“Her misfortune has been our good fortune.” United States Senator Richard Durbin chose those 7 words to capture my unlikely journey from an unemployed, undocumented chemical engineer to a respected immigrants’ rights activist and an internationally recognized social entrepreneur.
When I was brought to the United States from Nigeria at age 14, I never dreamed I would spend my days innovating around global migration. However, as I ran into the seemingly impenetrable wall that divides those with “papers” and therefore access to the “American Dream” and those without, I was forced to examine my part in building the more perfect union we all desire. In a moment of clarity and born out of necessity, I resolved to focus my energy on tearing down that wall. I became one of the committed who daily strive to find solutions for themselves and their communities - those whose strength is born out of resisting the powerlessness that comes from struggling through untenable situations.
An unprecedented 65.3 million people around the world have been forced from home. Among them are nearly 21.3 million refugees, over half of whom are under the age of 18, according to the United Nations High Commissioner for Refugees. These men, women, and children are emblematic of an urgent humanitarian crisis and an unmistakable defining moment for governments and their citizens. Will we as a global community call on the better angels of our nature and work to alleviate this grave human suffering?
USAIM for IOM, the U.S.-based partner of the UN Migration Agency, the International Organization for Migration (IOM), has a storied history of taking on this challenge by supporting humanitarian relief programs for vulnerable populations displaced by natural disasters and conflicts; as well as assisting survivors and victims of human trafficking around the globe.
When I was asked to join the Board of Directors of USAIM for IOM, I welcomed this uncommon privilege to positively impact the state of the world by giving voice and value to the voiceless. I plan to use my unique perspective as a migrant living through the struggles that millions across the globe also face, in support of innovative solutions that are grounded in reality.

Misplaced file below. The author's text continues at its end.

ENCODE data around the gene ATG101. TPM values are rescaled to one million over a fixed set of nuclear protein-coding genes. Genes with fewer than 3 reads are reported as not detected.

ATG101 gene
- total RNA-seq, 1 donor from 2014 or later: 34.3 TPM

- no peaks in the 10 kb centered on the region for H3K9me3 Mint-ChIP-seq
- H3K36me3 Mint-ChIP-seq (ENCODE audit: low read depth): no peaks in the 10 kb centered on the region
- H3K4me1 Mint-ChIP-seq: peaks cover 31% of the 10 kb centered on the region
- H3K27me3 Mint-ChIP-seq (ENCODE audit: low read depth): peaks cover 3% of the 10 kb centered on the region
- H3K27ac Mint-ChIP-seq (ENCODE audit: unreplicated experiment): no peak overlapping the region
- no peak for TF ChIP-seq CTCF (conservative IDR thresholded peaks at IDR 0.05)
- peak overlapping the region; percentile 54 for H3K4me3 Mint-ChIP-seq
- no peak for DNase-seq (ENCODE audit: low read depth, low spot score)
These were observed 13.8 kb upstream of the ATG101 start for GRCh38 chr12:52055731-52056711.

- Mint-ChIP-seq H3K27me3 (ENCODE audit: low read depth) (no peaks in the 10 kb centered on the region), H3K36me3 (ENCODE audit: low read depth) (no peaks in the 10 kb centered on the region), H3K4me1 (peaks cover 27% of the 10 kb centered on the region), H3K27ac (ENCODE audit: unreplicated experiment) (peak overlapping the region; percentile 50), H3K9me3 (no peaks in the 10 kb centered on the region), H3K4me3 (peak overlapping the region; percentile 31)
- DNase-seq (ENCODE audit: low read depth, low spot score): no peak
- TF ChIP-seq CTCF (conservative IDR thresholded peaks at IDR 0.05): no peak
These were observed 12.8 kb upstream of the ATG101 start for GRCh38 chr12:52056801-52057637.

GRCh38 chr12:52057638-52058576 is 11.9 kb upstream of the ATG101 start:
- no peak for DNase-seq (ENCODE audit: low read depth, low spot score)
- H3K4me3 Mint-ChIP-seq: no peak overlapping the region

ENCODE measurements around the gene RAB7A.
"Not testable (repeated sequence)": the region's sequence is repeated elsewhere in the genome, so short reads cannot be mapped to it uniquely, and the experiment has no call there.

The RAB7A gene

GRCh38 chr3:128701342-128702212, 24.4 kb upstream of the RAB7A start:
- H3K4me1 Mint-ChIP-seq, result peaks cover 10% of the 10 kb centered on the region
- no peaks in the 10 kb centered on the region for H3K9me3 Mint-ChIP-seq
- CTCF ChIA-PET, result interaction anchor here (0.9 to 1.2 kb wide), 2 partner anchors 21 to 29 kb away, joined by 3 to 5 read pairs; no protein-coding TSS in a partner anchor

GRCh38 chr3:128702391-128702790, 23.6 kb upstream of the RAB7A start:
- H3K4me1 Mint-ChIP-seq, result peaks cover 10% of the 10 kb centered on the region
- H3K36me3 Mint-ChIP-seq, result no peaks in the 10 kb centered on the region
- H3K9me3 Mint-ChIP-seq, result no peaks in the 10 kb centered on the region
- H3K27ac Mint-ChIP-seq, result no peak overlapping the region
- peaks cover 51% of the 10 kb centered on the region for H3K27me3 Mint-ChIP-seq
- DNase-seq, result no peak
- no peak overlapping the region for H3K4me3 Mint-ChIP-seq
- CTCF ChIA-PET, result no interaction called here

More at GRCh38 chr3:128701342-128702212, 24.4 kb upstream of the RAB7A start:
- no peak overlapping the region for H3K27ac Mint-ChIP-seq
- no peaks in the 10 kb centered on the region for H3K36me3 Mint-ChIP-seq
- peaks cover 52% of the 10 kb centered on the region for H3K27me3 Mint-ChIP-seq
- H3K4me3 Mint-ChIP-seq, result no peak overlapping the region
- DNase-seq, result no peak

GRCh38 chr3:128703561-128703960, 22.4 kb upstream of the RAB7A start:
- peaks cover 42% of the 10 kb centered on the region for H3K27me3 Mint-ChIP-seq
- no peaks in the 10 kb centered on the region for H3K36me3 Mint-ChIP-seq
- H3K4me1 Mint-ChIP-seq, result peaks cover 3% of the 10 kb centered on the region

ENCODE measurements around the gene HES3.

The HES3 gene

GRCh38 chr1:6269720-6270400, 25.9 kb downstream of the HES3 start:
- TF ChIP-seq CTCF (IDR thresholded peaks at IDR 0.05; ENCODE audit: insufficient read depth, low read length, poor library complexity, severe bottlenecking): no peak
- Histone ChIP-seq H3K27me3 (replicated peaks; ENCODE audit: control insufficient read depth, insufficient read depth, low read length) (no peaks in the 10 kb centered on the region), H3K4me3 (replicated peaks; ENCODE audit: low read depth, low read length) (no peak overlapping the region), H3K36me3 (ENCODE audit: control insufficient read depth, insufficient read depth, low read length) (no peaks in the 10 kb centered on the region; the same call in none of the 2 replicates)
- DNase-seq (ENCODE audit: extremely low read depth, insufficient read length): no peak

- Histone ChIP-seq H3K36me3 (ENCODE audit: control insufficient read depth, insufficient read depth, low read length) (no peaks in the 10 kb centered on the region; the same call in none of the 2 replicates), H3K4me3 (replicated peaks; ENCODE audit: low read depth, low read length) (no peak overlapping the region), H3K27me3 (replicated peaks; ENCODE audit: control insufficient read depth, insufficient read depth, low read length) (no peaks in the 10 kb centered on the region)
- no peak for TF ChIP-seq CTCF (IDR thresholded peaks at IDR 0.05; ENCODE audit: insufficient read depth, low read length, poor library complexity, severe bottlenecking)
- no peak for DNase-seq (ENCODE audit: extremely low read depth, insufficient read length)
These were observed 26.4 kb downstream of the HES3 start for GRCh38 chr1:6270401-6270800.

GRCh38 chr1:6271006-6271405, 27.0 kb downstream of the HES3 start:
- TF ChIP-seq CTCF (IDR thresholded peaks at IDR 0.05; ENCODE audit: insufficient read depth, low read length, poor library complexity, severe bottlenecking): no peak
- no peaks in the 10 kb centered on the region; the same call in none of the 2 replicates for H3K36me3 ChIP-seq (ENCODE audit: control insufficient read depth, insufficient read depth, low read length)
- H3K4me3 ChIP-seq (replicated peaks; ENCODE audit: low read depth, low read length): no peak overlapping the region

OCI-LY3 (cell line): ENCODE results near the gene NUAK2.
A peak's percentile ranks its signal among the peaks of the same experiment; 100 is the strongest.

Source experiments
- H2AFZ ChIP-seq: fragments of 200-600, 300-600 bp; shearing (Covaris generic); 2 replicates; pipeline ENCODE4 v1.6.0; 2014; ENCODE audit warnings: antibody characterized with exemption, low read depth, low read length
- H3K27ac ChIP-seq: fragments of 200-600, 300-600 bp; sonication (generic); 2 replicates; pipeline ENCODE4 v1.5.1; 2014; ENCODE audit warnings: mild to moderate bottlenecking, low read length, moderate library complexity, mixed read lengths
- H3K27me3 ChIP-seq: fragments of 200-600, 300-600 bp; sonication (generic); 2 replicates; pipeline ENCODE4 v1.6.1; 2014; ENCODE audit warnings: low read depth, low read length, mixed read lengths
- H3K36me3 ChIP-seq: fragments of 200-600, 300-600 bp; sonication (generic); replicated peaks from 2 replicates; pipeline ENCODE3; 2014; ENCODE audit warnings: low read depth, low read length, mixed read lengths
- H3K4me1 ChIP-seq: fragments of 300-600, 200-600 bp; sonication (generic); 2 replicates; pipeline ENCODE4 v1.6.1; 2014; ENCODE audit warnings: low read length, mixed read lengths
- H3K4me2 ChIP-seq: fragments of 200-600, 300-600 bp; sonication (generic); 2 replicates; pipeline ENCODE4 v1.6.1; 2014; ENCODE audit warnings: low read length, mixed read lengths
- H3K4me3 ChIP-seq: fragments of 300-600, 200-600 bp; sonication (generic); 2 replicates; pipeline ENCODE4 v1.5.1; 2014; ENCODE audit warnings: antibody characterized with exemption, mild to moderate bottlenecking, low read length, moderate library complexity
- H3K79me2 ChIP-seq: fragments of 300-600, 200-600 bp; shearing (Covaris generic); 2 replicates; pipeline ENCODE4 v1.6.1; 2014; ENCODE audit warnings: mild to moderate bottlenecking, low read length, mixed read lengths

The Award-winning novelist, Chimamanda Ngozi Adichie once said, “nobody is ever just a refugee. Nobody is ever just a single thing. And yet, in the public discourse today, we often speak of people as a single a thing. Refugee. Immigrant.” The millions of us refugees, migrants, and displaced people, are more than just our circumstances.
I believe that advocacy falls short when those we are fighting for are not invited to the battle. Including those directly affected by an issue shows an authenticity of purpose and promotes a sense of pride that ignites a desire to live beyond the limits of their circumstances.
I am proud to join forces with USAIM for IOM, an organization that recognizes this immutable fact, and I am humbled to have the opportunity to be a beacon of hope for all those whose cares have been our concern.
Throughout my career, I have seen that although great minds may think alike, brilliant minds spark innovation when connected. There is too much left to be done to build a more equitable world for any of us to work in isolation. Our ability to achieve change is refined and its impact multiplied through exposure to a diversity of people also working for change. Serving on the Board of Directors of USAIM for IOM means partnering with a community of innovators from every corner of the globe united in the single mission of building a better world.
My struggles with a broken immigration system first led me to advocacy but understanding in a very real sense that millions of others face similar situations fuels my passion.
Senator Durbin is a man I greatly respect and would hardly contradict, but on this one point I must add that my misfortune has most definitely been my good fortune, because out of the ashes of my dreams denied came my life’s true purpose.